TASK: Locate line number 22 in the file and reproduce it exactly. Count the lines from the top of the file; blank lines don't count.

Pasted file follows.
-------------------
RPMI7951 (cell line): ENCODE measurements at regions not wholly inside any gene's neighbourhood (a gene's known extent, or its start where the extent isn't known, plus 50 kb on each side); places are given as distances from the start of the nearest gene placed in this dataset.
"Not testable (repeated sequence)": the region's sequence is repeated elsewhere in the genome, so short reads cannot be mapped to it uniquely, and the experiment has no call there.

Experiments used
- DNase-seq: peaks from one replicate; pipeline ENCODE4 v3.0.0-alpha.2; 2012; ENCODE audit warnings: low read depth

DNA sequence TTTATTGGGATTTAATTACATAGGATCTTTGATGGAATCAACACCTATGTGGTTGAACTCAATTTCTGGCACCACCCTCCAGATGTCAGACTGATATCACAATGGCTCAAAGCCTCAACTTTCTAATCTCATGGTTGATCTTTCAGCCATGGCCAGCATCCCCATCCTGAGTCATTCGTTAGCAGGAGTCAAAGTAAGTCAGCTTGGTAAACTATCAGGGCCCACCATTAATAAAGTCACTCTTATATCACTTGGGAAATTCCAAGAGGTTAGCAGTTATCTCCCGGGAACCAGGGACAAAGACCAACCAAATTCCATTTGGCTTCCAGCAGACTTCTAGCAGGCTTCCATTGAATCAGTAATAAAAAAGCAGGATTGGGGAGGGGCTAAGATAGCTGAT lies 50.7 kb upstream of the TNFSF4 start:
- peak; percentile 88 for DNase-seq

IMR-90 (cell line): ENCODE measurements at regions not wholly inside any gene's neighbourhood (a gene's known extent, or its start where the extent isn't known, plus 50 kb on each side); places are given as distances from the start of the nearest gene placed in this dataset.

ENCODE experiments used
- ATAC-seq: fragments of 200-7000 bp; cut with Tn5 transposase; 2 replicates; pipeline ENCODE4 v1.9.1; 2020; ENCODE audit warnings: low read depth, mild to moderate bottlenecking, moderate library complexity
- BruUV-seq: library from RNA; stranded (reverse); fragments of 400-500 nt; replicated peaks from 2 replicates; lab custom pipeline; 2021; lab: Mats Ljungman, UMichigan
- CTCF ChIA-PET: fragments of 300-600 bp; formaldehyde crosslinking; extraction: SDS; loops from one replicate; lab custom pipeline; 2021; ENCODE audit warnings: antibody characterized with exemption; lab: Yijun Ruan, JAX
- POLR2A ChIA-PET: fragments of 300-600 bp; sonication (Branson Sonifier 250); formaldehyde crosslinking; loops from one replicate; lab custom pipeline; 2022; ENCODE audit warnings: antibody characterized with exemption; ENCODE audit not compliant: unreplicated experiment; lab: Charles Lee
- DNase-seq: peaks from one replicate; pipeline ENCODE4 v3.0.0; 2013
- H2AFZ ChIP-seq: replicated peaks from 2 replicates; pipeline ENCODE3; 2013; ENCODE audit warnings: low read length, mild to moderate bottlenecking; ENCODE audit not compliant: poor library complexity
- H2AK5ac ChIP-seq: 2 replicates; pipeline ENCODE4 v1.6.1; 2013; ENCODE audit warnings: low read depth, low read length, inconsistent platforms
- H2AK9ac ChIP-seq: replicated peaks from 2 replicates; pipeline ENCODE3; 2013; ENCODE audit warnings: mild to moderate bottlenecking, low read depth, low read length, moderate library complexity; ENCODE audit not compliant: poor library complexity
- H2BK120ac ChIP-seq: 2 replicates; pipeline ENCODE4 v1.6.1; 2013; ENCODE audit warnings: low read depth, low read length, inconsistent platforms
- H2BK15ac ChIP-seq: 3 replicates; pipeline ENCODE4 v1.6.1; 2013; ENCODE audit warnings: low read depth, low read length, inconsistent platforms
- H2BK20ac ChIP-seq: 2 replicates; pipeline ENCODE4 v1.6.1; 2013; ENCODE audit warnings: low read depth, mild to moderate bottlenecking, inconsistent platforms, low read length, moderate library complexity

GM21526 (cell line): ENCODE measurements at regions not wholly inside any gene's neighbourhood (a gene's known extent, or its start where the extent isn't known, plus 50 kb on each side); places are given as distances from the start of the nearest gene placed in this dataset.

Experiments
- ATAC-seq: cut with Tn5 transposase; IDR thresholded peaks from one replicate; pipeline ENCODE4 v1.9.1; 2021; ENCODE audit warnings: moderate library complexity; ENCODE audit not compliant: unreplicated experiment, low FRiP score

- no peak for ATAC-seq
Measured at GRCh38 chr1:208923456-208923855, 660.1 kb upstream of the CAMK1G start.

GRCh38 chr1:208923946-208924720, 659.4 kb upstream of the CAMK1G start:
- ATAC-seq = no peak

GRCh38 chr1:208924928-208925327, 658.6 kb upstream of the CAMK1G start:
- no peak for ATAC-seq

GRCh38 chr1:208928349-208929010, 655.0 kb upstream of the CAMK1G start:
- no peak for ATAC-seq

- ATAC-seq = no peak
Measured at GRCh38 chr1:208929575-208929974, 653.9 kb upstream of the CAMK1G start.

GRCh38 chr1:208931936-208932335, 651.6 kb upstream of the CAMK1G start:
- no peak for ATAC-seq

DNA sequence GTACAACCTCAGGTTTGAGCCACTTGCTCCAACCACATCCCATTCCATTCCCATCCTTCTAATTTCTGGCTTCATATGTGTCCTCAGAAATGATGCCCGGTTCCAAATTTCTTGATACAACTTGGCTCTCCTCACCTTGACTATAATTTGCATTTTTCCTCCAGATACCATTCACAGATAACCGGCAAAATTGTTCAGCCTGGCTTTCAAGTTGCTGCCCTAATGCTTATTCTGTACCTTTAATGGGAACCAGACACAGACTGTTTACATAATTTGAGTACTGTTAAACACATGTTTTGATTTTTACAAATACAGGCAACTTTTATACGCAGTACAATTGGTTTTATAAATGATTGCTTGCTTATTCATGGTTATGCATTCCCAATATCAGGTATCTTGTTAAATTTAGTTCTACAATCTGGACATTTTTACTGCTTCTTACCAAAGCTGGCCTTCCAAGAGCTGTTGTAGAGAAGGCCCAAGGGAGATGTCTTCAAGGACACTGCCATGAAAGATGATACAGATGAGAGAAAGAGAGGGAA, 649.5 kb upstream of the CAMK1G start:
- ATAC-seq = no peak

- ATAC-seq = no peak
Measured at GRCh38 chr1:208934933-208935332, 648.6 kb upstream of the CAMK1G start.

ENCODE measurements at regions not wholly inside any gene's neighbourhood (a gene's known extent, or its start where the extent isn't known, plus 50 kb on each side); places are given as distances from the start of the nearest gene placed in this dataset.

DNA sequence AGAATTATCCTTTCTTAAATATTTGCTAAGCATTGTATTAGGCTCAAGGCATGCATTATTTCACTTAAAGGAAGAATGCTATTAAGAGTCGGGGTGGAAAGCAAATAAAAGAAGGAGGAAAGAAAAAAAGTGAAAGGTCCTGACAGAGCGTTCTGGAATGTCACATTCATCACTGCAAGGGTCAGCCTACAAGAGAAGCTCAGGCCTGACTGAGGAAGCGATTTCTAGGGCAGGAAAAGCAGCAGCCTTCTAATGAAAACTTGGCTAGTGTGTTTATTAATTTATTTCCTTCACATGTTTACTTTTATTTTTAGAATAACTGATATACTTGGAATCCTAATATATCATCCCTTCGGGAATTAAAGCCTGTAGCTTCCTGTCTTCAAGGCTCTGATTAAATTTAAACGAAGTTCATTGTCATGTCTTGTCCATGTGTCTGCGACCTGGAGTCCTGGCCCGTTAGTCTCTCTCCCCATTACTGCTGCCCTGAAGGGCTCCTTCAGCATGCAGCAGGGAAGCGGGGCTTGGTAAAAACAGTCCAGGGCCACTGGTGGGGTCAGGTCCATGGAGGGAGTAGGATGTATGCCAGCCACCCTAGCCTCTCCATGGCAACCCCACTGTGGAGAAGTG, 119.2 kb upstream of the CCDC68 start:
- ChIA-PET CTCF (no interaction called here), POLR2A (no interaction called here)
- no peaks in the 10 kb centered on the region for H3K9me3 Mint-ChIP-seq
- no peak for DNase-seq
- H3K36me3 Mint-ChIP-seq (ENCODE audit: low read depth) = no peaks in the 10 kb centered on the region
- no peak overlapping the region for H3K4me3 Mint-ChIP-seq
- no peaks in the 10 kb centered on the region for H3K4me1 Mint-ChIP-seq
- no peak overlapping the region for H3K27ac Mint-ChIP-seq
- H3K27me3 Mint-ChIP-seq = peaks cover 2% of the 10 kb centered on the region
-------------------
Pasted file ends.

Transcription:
- ATAC-seq: cut with Tn5 transposase; IDR thresholded peaks from one replicate; pipeline ENCODE4 v1.9.1; 2021; ENCODE audit warnings: moderate library complexity; ENCODE audit not compliant: unreplicated experiment, low FRiP score